It looks like we’ll be getting a COVID vaccine every year soon

America is trying a “new approach,” Biden said.

SARS - CoV2 Vaccine concept. A medical needle entering into a glass vial of COVID-19 Vaccine. Medica...
Originally Published: 

Even when the pandemic ends, the coronavirus itself isn’t going anywhere. It may, however, be viewed like the flu: still potentially deadly, yes, but with mechanisms in place to prevent another massive outbreak. In a huge step towards that future, the Biden administration announced there may soon be an annual coronavirus vaccine.

This week, the Biden administration rolled out the new updated coronavirus boosters, which offer protection from the original COVID-19 strain and the Omicron variant. In a statement, Biden said, “We are launching a new vaccine — our first in almost two years — with a new approach. For most Americans, that means one COVID-19 shot, once a year, each fall.”

Right now, the United States has authorized updated boosters from Pfizer and Moderna. Both updated boosters require you received your initial vaccination or booster at least two months ago. Additionally, Pfizer is authorized for anyone 12 and older, but for Moderna, you have to be at least 18.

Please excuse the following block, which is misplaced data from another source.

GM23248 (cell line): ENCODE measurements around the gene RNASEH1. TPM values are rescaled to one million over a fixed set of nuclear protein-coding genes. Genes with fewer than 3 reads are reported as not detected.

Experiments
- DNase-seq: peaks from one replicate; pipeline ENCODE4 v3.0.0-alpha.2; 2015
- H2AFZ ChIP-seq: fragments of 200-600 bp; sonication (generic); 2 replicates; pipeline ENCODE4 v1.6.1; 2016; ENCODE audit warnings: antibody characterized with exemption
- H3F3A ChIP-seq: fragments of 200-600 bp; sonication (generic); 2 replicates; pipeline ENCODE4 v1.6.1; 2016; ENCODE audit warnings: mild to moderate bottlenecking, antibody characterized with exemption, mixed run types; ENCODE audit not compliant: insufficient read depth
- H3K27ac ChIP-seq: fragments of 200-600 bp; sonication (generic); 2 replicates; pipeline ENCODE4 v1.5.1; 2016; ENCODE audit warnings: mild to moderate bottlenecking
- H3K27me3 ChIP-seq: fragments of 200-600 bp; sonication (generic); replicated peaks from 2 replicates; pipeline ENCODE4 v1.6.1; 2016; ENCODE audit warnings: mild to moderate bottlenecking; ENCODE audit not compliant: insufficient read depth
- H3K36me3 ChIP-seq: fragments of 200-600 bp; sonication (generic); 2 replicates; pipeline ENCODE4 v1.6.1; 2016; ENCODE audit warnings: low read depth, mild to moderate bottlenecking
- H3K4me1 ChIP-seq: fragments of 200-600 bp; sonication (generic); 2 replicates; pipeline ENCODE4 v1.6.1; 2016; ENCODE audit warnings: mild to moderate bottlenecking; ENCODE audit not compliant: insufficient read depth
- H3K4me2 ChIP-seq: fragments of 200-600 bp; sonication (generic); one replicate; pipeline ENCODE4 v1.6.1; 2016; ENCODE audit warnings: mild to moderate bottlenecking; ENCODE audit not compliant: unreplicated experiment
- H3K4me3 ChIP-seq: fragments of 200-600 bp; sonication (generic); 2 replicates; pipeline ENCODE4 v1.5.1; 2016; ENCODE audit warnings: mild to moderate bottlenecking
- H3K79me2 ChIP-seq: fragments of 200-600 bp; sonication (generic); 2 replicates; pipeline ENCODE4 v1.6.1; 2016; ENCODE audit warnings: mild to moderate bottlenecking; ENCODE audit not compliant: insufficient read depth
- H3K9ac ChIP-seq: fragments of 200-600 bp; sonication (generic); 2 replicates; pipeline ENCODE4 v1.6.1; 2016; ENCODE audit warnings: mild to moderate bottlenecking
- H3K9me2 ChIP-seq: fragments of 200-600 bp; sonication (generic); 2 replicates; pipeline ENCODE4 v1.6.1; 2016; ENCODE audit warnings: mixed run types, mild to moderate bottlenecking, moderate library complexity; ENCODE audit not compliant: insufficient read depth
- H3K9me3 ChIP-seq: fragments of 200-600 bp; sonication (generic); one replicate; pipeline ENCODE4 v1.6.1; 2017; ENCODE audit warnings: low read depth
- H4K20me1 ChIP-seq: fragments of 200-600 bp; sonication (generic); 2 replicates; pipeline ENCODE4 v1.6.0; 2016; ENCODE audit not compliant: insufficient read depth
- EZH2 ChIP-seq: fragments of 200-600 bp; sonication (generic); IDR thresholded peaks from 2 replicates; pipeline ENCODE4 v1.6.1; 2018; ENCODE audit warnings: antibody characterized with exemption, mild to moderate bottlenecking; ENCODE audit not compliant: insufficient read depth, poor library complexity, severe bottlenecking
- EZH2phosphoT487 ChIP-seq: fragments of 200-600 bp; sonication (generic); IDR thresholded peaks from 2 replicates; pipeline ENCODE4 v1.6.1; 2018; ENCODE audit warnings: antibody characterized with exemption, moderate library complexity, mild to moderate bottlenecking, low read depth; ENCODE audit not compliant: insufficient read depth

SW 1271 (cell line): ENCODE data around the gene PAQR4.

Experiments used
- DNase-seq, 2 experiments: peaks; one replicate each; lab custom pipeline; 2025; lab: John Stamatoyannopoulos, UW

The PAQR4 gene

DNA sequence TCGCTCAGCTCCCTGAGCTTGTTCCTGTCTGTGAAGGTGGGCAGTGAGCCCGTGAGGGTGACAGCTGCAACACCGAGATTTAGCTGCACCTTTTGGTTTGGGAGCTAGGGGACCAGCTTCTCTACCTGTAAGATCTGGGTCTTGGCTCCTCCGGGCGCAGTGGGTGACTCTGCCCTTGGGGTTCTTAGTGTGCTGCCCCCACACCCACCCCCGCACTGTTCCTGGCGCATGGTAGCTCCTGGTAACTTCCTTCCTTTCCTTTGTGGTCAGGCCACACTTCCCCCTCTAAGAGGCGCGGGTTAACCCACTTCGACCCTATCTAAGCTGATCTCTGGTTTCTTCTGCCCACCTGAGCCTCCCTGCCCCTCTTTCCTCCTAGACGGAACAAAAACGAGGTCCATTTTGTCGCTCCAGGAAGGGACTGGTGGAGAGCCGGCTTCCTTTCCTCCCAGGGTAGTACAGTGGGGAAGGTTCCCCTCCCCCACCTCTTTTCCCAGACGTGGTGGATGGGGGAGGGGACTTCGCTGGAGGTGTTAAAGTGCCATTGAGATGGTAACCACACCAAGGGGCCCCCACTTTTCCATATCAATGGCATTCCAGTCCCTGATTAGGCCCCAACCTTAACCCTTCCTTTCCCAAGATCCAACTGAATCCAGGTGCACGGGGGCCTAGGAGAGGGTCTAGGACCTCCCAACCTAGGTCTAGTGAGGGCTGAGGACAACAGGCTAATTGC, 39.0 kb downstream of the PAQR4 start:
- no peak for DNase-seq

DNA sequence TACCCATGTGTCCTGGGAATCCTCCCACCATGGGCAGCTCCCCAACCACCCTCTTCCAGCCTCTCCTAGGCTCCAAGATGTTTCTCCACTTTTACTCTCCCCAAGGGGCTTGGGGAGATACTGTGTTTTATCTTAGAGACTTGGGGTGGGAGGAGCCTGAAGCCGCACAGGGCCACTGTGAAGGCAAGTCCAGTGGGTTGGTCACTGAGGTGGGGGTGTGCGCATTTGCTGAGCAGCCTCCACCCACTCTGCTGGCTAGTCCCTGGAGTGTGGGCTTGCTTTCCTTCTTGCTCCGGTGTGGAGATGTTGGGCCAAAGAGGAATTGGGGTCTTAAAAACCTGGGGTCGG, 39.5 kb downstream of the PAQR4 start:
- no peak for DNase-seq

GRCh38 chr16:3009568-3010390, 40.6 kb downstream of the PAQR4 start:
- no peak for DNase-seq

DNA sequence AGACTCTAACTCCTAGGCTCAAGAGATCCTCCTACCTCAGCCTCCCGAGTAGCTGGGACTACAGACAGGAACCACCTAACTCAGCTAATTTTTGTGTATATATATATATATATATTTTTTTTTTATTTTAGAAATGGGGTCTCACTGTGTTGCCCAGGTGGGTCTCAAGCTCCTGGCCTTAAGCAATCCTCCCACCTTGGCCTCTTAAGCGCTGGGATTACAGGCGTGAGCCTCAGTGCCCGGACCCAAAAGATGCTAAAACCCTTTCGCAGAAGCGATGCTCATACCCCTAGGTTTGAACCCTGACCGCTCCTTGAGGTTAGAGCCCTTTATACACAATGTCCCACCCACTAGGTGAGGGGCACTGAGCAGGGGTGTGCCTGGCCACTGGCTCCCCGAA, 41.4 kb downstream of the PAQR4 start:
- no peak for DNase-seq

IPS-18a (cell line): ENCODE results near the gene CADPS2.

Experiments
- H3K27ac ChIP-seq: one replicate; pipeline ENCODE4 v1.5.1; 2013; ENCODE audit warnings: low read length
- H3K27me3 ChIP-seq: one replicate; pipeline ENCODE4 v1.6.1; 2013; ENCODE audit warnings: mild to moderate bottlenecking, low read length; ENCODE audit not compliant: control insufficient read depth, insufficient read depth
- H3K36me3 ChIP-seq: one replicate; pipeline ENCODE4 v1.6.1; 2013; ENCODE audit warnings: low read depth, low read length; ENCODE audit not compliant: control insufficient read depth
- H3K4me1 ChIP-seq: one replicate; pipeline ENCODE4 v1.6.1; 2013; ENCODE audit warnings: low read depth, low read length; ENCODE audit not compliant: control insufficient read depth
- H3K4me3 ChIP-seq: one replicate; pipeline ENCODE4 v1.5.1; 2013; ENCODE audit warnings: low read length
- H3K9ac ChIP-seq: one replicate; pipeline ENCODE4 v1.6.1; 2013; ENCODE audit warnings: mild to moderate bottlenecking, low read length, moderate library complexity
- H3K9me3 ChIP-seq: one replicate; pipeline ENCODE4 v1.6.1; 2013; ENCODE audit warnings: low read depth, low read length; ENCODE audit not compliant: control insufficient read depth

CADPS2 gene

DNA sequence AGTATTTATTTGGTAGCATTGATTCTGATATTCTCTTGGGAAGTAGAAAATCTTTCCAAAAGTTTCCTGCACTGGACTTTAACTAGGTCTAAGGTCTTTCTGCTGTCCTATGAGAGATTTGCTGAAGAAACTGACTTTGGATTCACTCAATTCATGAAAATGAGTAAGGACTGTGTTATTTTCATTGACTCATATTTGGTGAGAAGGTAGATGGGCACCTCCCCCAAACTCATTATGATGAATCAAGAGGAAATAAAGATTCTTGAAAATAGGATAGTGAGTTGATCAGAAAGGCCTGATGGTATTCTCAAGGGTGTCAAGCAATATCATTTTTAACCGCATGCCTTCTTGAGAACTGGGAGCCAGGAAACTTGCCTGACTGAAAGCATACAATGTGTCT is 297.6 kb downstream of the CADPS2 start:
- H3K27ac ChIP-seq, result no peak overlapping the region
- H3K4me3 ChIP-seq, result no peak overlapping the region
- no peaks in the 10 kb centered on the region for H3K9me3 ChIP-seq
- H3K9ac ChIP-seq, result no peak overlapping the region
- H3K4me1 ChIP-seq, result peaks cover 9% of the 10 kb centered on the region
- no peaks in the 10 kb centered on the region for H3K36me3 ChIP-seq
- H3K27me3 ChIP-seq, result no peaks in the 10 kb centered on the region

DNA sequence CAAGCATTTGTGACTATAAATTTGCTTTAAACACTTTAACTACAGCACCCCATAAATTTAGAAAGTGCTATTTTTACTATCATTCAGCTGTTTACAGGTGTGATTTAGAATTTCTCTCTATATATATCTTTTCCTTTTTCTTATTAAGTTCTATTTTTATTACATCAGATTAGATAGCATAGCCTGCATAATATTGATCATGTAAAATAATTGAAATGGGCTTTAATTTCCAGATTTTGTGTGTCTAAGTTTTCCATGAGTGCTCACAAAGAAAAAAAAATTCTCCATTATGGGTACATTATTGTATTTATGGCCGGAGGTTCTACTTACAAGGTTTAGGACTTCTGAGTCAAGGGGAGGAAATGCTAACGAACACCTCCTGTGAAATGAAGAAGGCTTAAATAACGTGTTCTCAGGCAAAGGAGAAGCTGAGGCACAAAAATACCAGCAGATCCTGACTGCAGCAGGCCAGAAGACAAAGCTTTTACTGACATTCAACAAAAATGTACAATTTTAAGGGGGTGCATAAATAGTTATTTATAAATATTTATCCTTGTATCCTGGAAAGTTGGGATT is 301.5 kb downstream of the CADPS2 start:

“As the virus continues to change, we will now be able to update our vaccines annually to target the dominant variant,” Biden added. “Just like your annual flu shot, you should get it sometime between Labor Day and Halloween.”

Biden isn’t the only one hopeful about the U.S.’s path. During a White House press briefing on Tuesday, Anthony Fauci, Biden’s chief medical adviser who also heads the National Institute of Allergy and Infectious Diseases, said, “It is becoming increasingly clear that ... in the absence of a dramatically different variant, we likely are moving toward a path with a vaccination cadence similar to that of the annual influenza vaccine.”

However, some health care professionals are expressing caution. On Twitter, Eric Topol, founder and director of the Scripps Research Translational Institute, wrote, “I don't see any evidence for how an annual COVID shot will provide durable protection (current ones wane after 4-6 months) without better vaccines, such as variant-proof, improved nanoparticles, and nasal.”

Recently, China and India approved nasal coronavirus vaccines. Regarding the approvals, Marty Moore, co-founder of Meissa Vaccines in Redwood City, California, which is developing a nasal COVID-19 immunization, told Nature, “That’s the direction we need to go globally, and the United States needs to catch up.”

But as of now, the U.S. is still struggling to get Americans to stay on top of their vaccinations. CDC data shows that while 67% of the population is considered fully vaccinated, only 33% of people have received a booster dose.